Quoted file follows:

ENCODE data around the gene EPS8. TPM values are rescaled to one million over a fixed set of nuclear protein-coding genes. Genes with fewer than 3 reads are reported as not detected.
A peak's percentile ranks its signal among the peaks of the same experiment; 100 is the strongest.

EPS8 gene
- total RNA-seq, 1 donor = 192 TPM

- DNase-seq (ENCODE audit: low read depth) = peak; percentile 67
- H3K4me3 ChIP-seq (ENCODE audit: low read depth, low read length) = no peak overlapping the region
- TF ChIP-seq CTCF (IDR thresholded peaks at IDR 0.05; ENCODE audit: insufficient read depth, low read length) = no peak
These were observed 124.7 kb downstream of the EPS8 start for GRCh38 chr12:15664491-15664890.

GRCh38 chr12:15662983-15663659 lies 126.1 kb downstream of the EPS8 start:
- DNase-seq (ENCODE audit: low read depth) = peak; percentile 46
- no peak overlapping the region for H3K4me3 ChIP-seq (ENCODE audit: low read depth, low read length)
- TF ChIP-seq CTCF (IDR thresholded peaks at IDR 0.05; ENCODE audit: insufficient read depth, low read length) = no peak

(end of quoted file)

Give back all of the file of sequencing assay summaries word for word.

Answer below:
ENCODE data around the gene EPS8. TPM values are rescaled to one million over a fixed set of nuclear protein-coding genes. Genes with fewer than 3 reads are reported as not detected.
A peak's percentile ranks its signal among the peaks of the same experiment; 100 is the strongest.

EPS8 gene
- total RNA-seq, 1 donor = 192 TPM

- DNase-seq (ENCODE audit: low read depth) = peak; percentile 67
- H3K4me3 ChIP-seq (ENCODE audit: low read depth, low read length) = no peak overlapping the region
- TF ChIP-seq CTCF (IDR thresholded peaks at IDR 0.05; ENCODE audit: insufficient read depth, low read length) = no peak
These were observed 124.7 kb downstream of the EPS8 start for GRCh38 chr12:15664491-15664890.

GRCh38 chr12:15662983-15663659 lies 126.1 kb downstream of the EPS8 start:
- DNase-seq (ENCODE audit: low read depth) = peak; percentile 46
- no peak overlapping the region for H3K4me3 ChIP-seq (ENCODE audit: low read depth, low read length)
- TF ChIP-seq CTCF (IDR thresholded peaks at IDR 0.05; ENCODE audit: insufficient read depth, low read length) = no peak